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Mac-Geoghegan, Abbe ; & John Mitchel Listings

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1 Mac-Geoghegan, Abbe ; & John Mitchel THE NATIONAL HISTORY OF IRELAND ANCIENT & MODERN and THE HISTORY OF IRELAND FROM THE TREATY OF LIMERICK TO THE YEAR 1868
Montreal, New York D. J. Sadlier 1880 Hardcover Good 
Two Volumes in One; Former owner's name and date "Daniel O'Lono / Annapolis, MD / July 7, 1880" otherwise text block is clean and tight in original pictorial cloth binding. Binding is in somewhat rough shape; cloth chipped at spine ends and corners; hinges tender, reinforced with archival tissue tape. John Mitchel (Irish Seán Mistéal; 1815 – 1875) was an Irish nationalist activist, solicitor and political journalist. Born in County Londonderry, Ireland, he became a leading member of both Young Ireland and the Irish Confederation. After some time of contributing articles from afar, Mitchell moved to Dublin joined the staff of The Nation, in the autumn of 1845. For the next two years Mitchel wrote both political and historical articles and reviews for The Nation. He covered a wide range of subjects, including the Famine. In 1847 Mitchel resigned his position as leader writer on The Nation. He later explained that he had come to regard as "absolutely necessary a more vigorous policy against the English Government than that which William Smith O'Brien, Charles Gavan Duffy and other Young Ireland leaders were willing to pursue." This revolutionary line conflicted with the stance of The Nation, so Mitchel started his own paper, The United Irishman. In the Prospectus it was announced that the paper would be edited by John Mitchel, "aided by Thomas Devin Reilly, John Martin of Loughorne and other competent contributors." it was said that the projectors of the journal "believed that the world was weary of old Ireland and also of Young Ireland—that the day for both these noisy factions is past and gone—that Old and Young alike have grown superannuated and obsolete together. They believe that Ireland really and truly wants to be freed from English dominion." Only 16 editions of The United Irishman had been produced when Mitchel was arrested, and the paper suppressed. On 15 April 1848, legal proceedings were instigated against John Mitchel first for sedition, later amended to the newly established charge of Treason Felony. He was found guilty and deported to Bermuda. He escaped from the Colony in 1853 and relocated in America. He established the radical Irish Nationalist newspaper The Citizen in New York, as an expression of radical Irish-American anti-British opinion. In addition to his aggressive promotion of Irish Nationalism, Mitchel boldly expressed his opposition to abolition and to international capitalism. In 1857 in Knoxville, Tennessee, he founded a new paper, the Southern Citizen to promote "the value and virtue of slavery, both for negroes and white men", advocate the reopening of the African slave trade and encourage the spread of slavery into the American West. He spent the War in Richmond, then moved to New York. He founded his third American newspaper, the Irish Citizen in New York City. In 1875 Mitchel returned to London.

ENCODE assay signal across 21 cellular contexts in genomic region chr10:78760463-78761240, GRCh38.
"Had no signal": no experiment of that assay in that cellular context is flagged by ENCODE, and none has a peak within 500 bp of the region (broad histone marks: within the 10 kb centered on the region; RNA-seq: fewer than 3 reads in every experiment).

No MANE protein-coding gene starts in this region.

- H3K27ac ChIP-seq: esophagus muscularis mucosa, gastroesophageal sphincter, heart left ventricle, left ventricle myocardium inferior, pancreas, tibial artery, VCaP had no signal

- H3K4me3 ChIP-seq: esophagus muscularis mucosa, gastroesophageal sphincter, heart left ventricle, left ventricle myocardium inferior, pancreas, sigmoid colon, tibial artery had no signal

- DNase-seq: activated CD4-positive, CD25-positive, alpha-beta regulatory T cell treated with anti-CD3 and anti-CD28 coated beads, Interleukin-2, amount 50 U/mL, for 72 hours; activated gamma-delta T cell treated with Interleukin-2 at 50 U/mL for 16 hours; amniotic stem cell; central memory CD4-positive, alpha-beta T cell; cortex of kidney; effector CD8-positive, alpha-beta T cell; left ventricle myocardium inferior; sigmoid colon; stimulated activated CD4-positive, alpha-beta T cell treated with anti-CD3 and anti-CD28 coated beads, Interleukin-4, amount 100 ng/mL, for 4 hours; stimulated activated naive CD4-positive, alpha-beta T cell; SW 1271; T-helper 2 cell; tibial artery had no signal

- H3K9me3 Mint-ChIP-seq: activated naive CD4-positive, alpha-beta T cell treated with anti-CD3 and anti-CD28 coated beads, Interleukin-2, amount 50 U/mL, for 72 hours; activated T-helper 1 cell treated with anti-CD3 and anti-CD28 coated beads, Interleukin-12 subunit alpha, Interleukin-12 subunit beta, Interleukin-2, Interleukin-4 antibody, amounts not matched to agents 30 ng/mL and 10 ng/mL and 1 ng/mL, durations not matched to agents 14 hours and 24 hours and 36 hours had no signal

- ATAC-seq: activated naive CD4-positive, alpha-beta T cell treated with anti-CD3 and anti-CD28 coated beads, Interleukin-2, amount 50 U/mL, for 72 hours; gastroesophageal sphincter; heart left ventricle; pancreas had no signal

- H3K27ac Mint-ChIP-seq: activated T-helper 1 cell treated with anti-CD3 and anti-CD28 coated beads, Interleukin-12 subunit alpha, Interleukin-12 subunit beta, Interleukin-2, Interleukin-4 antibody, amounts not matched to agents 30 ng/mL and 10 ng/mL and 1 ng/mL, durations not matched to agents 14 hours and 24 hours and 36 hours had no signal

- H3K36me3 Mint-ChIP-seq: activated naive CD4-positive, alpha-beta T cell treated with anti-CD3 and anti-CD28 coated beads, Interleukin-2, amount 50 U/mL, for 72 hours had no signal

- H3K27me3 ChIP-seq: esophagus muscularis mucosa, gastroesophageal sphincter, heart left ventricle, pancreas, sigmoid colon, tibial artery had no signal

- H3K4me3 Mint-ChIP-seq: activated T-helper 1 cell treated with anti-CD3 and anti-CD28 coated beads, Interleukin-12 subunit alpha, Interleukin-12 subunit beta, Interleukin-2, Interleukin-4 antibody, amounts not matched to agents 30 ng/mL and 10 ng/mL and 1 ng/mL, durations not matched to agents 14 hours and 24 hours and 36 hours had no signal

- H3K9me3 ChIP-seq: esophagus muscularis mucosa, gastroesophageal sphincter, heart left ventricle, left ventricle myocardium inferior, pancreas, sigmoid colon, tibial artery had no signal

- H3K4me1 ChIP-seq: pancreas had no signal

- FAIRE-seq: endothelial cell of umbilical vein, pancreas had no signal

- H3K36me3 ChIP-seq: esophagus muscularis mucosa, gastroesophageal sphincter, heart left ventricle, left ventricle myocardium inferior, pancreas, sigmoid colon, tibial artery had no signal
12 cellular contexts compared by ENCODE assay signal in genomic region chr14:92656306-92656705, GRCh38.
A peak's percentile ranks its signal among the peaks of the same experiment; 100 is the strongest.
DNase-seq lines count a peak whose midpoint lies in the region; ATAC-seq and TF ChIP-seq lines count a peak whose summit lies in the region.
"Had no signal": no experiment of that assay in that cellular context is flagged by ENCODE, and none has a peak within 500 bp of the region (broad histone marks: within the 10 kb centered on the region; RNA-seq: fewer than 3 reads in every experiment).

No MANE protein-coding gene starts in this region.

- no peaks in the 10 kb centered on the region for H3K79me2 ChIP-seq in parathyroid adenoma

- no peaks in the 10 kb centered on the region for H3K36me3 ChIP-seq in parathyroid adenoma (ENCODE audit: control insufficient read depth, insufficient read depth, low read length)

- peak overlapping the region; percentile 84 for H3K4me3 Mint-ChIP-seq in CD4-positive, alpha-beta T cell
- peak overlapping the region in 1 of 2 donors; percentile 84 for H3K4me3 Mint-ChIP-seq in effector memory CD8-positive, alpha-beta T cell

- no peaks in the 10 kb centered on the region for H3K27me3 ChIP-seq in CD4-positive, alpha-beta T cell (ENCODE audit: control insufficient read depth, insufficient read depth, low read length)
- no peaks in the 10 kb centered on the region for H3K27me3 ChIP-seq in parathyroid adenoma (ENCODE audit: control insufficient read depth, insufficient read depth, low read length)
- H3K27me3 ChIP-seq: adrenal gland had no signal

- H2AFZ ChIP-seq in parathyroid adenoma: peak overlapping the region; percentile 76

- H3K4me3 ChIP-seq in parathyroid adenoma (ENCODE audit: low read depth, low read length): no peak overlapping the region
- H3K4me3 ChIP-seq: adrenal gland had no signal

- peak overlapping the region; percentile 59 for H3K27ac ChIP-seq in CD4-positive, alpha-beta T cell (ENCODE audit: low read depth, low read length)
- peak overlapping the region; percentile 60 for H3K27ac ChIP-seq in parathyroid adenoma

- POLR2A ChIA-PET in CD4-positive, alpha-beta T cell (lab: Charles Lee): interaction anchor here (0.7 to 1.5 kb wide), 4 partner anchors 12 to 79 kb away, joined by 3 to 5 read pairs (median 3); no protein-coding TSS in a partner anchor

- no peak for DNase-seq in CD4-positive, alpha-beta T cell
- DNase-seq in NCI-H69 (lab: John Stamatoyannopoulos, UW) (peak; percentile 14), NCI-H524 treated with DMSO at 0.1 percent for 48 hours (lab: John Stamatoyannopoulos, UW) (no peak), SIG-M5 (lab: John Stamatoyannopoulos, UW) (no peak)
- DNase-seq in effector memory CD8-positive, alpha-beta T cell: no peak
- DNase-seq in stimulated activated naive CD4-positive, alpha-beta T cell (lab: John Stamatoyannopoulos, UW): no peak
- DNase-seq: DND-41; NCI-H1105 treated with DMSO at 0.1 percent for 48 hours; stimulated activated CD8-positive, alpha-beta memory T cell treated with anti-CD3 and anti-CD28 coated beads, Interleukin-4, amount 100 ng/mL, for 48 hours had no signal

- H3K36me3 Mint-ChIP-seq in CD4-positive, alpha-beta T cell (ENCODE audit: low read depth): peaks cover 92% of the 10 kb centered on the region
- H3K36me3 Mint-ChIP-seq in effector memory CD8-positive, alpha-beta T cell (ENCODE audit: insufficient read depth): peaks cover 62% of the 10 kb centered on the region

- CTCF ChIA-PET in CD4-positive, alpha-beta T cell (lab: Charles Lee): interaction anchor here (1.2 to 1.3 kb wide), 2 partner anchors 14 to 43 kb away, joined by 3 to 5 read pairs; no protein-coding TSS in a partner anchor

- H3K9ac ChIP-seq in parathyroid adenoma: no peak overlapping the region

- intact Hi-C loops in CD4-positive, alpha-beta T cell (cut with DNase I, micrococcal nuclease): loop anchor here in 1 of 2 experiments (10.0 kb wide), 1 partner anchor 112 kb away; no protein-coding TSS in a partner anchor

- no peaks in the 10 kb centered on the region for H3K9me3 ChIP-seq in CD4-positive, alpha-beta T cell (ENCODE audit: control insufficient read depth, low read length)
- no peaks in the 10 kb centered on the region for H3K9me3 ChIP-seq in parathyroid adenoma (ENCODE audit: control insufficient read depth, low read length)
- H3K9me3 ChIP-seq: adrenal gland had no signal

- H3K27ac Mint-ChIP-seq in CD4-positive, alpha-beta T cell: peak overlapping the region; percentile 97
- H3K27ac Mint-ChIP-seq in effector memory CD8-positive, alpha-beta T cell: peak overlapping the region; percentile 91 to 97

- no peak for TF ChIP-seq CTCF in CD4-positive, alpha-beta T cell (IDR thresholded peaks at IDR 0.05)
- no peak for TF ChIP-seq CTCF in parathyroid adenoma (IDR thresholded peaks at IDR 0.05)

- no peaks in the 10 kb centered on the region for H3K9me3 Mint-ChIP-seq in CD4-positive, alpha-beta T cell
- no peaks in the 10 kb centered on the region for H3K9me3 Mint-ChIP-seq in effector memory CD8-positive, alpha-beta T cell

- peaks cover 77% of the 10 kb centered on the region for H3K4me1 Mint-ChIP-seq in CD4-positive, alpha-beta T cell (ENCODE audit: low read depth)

Price: 49.94 USD
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